Art Exhibition Encourages Discussion About Revolution During Russian Revolution Centennial

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Propositions on Revolution (Slogans for a Future), installation view at Krannert Art Museum, 2017. Photo by Julia Nucci Kelly
Propositions on Revolution (Slogans for a Future), installation view at Krannert Art Museum, 2017. Photo by Julia Nucci Kelly. Featuring Tacita Dean, The Russian Ending, 2001. Gravure on Hahnemuhle Butten 350 gr. Edition of 35. Printed by Niels Borch Jensen, Copenhagen, Denmark. Published by Peter Blum Edition, New York. Courtesy of the artist, Frith Street Gallery, and Marian Goodman Gallery. © Tacita Dean.

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Coco Fusco, a/k/a Mrs. George Gilbert, 2004. Video. Courtesy of Video Data Bank, www.vdb.org, School of the Art Institute of Chicago. © Coco Fusco
Coco Fusco, a/k/a Mrs. George Gilbert, 2004. Video. Courtesy of Video Data Bank, www.vdb.org, School of the Art Institute of Chicago. © Coco Fusco

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Chto Delat’, Partisan Songspiel: Belgrade Story (detail), 2009. Video. Courtesy of the artists.
Chto Delat’, Partisan Songspiel: Belgrade Story (detail), 2009. Video. Courtesy of the artists.
Jodi Heckel - University of Illinois News Bureau
Press

CHAMPAIGN, Ill. — An exhibition opening at Krannert Art Museum this week uses the centennial of the Russian Revolution of 1917 and contemporary artworks to spark conversations about the broader concept of revolution.

Propositions on Revolution (Slogans for a Future)” treats each artwork as a “proposition on revolution” that encourages viewers to think how changes in power and perception come about.

Co-writing slogans was a working method of early 20th century political organizers. The writing process was a device for thinking about their situation together and deciding how to move forward. The slogans were the product of collective writing and were intended to be debated by the group, said Kristin Romberg, a University of Illinois Art History professor who curated the exhibition. The art exhibition comes out of Romberg’s research on Russian constructivism, a movement that emerged in the aftermath of the Russian Revolution.

“I’m interested in people thinking about their relationship to the social and political environment, both being constrained by it and helping to shape and form it, about how day-to-day life affects the world,” Romberg said. “Artworks can give people some concrete form to think about and talk about issues. It helps them to think through another side of things.”

All the artworks in the Krannert Art Museum exhibition were made after 2000, and four of the six are videos. They were selected for their potential as starting points for conversation, Romberg said.

A Russian collective called Chto Delat’ – the title of a 19th-century utopian socialist novel by Nikolai Chernyshevsky – produced a trilogy of videos that dramatize contemporary political struggles. The highly theatrical portrayals use devices such as a Greek chorus and stereotypical characters to politicize a current event and engage viewers to become active observers. The video in the exhibition, “Partisan Songspiel: A Belgrade Story,” is about the removal of Roma people from a Belgrade neighborhood in the late 1990s. The “proposition on revolution” for this artwork is: “Revolution becomes a possible narrative when spectators become partisans.”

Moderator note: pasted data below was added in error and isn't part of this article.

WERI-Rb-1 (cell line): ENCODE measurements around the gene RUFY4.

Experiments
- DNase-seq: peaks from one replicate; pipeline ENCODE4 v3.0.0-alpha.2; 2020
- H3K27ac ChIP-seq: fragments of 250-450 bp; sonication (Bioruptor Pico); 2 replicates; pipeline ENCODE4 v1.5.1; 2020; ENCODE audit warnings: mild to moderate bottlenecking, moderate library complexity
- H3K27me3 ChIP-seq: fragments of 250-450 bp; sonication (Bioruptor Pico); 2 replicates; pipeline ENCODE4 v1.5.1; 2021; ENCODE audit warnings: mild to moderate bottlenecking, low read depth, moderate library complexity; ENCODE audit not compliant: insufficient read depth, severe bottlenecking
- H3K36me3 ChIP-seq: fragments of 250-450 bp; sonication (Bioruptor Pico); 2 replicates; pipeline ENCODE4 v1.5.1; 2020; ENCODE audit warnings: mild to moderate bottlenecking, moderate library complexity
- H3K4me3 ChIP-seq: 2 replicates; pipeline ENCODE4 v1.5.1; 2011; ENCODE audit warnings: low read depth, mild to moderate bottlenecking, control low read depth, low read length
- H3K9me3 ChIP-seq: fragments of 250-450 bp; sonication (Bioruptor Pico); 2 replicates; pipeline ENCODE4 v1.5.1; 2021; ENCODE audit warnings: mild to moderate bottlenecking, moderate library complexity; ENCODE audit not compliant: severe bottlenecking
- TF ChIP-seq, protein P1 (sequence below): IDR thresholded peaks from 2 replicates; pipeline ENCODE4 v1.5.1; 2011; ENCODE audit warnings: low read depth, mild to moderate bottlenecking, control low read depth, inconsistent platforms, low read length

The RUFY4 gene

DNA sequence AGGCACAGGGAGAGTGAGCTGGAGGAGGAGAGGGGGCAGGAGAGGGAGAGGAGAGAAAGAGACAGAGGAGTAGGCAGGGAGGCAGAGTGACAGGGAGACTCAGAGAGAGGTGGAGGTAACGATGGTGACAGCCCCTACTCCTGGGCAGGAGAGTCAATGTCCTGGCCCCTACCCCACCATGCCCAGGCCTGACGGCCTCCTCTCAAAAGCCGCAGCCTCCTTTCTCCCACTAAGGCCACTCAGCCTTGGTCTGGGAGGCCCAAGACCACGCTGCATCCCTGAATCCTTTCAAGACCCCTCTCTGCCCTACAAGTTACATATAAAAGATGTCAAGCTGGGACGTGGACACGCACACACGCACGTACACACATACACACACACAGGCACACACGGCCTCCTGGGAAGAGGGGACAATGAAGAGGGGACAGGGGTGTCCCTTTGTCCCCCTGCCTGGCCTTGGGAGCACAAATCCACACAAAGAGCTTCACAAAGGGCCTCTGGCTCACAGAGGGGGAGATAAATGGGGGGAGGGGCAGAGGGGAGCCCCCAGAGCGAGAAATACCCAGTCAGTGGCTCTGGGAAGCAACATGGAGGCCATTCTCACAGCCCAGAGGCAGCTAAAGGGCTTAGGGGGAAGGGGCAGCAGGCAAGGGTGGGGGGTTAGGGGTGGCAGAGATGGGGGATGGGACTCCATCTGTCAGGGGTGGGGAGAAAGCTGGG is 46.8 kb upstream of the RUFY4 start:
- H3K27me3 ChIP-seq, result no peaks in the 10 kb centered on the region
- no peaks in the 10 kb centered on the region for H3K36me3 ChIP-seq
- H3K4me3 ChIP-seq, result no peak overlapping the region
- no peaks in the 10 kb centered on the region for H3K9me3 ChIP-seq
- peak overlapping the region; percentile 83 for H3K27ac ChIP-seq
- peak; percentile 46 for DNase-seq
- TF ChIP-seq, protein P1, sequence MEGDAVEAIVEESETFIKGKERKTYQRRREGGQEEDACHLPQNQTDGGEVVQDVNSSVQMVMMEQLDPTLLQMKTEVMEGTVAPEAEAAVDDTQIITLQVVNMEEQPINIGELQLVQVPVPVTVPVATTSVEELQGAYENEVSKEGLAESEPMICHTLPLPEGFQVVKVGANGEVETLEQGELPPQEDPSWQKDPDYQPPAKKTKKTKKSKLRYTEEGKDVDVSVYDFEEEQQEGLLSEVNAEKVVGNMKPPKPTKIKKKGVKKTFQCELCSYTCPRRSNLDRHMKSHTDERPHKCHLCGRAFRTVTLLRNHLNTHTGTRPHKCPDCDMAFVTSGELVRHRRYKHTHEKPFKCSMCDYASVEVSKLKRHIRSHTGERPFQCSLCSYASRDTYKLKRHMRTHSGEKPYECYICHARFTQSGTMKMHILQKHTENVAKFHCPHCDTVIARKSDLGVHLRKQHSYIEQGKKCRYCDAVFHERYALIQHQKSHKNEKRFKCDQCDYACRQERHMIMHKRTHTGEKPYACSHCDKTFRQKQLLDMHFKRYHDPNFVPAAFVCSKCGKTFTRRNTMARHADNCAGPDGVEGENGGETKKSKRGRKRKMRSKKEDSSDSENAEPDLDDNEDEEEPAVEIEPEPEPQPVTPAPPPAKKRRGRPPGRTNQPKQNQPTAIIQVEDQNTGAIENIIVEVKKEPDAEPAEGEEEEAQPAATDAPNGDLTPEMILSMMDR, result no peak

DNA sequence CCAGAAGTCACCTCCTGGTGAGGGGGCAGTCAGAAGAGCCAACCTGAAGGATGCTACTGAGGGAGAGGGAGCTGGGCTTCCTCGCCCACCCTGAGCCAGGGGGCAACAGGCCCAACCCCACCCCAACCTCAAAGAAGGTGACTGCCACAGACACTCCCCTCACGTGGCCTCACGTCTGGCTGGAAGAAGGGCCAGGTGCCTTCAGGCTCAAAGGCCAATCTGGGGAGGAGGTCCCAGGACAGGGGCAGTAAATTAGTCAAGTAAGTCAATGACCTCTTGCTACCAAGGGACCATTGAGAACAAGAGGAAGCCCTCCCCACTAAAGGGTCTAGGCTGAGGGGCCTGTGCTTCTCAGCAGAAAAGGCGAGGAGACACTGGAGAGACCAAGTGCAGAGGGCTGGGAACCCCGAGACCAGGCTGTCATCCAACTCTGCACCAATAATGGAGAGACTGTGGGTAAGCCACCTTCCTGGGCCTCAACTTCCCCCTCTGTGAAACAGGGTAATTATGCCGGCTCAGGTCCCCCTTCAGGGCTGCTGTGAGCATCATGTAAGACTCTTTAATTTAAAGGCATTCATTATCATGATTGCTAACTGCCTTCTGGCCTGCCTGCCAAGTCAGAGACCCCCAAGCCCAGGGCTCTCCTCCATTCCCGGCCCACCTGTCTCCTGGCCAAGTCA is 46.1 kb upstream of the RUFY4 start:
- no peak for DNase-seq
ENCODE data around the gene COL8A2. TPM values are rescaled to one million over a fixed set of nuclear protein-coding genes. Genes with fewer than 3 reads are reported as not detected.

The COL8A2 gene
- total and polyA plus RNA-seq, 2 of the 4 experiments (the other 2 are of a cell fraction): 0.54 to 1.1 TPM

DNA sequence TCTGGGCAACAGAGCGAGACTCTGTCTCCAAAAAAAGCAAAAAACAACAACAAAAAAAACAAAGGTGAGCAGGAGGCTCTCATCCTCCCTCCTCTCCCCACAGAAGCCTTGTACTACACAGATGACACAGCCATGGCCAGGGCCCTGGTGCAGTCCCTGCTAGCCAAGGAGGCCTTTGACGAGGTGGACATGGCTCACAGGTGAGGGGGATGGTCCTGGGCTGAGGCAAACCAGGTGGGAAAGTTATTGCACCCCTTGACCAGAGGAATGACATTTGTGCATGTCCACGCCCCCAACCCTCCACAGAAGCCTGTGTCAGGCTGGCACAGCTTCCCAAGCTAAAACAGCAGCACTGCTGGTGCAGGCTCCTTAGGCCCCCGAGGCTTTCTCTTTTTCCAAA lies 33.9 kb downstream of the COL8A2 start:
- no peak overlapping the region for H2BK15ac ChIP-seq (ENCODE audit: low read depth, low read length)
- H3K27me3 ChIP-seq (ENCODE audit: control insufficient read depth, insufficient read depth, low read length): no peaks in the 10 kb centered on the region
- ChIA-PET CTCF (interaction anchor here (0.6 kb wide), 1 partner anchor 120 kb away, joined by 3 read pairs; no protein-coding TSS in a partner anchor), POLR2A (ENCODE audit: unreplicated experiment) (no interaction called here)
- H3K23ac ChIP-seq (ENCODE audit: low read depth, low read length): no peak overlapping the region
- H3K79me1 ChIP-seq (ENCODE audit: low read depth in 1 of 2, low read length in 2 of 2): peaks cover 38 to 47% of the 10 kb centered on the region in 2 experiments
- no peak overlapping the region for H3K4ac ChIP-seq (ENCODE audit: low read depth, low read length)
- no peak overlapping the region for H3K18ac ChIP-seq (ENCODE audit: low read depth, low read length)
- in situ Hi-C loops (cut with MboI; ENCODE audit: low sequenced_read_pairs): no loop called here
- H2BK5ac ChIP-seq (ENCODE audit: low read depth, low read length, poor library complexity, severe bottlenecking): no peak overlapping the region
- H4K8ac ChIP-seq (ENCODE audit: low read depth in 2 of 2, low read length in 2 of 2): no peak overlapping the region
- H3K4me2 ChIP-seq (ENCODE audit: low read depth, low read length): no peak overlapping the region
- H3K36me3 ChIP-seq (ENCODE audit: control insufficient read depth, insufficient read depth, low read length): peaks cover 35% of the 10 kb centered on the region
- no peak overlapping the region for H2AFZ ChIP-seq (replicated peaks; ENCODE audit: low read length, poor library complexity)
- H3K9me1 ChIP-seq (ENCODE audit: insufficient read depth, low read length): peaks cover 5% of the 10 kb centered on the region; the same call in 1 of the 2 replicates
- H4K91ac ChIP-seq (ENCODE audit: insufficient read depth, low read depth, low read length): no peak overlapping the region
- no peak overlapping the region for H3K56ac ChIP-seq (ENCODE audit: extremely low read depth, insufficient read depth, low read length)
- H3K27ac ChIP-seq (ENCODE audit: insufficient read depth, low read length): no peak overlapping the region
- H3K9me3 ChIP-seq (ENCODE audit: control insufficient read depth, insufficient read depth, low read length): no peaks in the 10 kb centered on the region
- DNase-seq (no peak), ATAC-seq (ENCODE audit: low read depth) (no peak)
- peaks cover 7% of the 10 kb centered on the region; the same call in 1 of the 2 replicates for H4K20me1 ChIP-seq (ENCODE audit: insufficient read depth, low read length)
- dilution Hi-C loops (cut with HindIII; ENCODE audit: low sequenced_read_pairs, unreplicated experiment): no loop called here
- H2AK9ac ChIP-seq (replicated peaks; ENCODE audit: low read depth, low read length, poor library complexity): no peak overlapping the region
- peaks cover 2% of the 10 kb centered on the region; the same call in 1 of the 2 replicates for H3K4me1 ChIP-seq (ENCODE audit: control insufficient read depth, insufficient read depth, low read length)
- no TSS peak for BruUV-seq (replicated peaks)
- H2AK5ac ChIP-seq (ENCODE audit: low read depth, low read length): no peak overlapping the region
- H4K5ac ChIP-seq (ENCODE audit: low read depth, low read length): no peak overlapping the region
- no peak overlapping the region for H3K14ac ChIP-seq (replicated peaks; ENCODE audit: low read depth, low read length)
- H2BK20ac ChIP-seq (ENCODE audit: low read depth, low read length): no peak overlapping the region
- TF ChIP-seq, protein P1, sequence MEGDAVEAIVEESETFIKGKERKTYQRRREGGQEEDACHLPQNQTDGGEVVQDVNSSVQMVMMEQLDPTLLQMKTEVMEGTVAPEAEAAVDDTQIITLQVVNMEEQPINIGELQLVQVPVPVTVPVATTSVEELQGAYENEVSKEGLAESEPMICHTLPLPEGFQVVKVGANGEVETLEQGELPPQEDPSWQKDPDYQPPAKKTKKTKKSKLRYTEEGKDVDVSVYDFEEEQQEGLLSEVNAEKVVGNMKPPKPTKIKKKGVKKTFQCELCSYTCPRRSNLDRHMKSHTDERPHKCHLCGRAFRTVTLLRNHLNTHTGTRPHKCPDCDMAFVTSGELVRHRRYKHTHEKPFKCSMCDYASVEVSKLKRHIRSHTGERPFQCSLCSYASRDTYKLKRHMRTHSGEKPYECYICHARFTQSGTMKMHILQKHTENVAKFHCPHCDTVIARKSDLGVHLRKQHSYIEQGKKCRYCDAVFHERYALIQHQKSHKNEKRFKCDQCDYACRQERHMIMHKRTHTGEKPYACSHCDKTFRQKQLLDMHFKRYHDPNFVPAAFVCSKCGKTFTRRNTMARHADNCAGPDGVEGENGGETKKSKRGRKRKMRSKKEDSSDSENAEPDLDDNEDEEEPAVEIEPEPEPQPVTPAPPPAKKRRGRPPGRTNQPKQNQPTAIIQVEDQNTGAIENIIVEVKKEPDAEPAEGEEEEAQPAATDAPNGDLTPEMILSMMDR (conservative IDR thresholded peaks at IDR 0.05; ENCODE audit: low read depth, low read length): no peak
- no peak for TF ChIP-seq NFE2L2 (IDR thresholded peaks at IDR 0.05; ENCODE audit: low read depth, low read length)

The exhibition also features a series of 20 photogravures by British artist Tacita Dean. She made the prints from postcards depicting disasters that she found at European flea markets. When making the prints, Dean etched notes onto the plates with affective descriptions that also suggest film directions for lighting or camera movements. The series of images is titled “The Russian Ending,” after a Danish film industry practice of making two endings for a film – a happy ending for American audiences and a tragic ending for Russian audiences. The “proposition on revolution” for this artwork is: “Revolution is choosing how we tell the stories that determine how things end.”

The exhibition also includes:

  • “a/k/a Mrs. George Gilbert,” a film by Coco Fusco that uses documentary footage to tell a fictional story about the search for black activist Angela Davis in 1970. The film explores how blindnesses and attachments shape how specific bodies circulate within structures of power.
  • “Revolutionizing Revolution,” a TED Talk-style video by Jennifer Moon that uses the language of the self-help genre to discuss a revolution from within.
  • Two tapestries created by performance artist Tameka Norris, from bedsheets and linens salvaged after Hurricane Katrina. The fabric, stitched together and stretched on wooden frames, “suggests violences, kindnesses and rifts in the social fabric revealed in moments of crisis.”
  • A five-channel video work showing an ad agency group brainstorming ideas for creating a commercial to promote Communism. The agency was hired by The Propeller Group, Vietnam-based artists who were intrigued by the idea of Communist countries rebranding themselves in world politics. The finished commercial is also presented.

The exhibition is part of a series of programs at the University of Illinois that will commemorate the Russian Revolution and look at its global impact over the past 100 years. The series, “1917: Ten days that shook the world / 2017: Ten days that shake the campus,” explores the aftermath of the revolution through lectures, a symposium, film, music, theater, poetry, an archival exhibition and a new undergraduate history course, in addition to the Krannert Art Museum exhibition.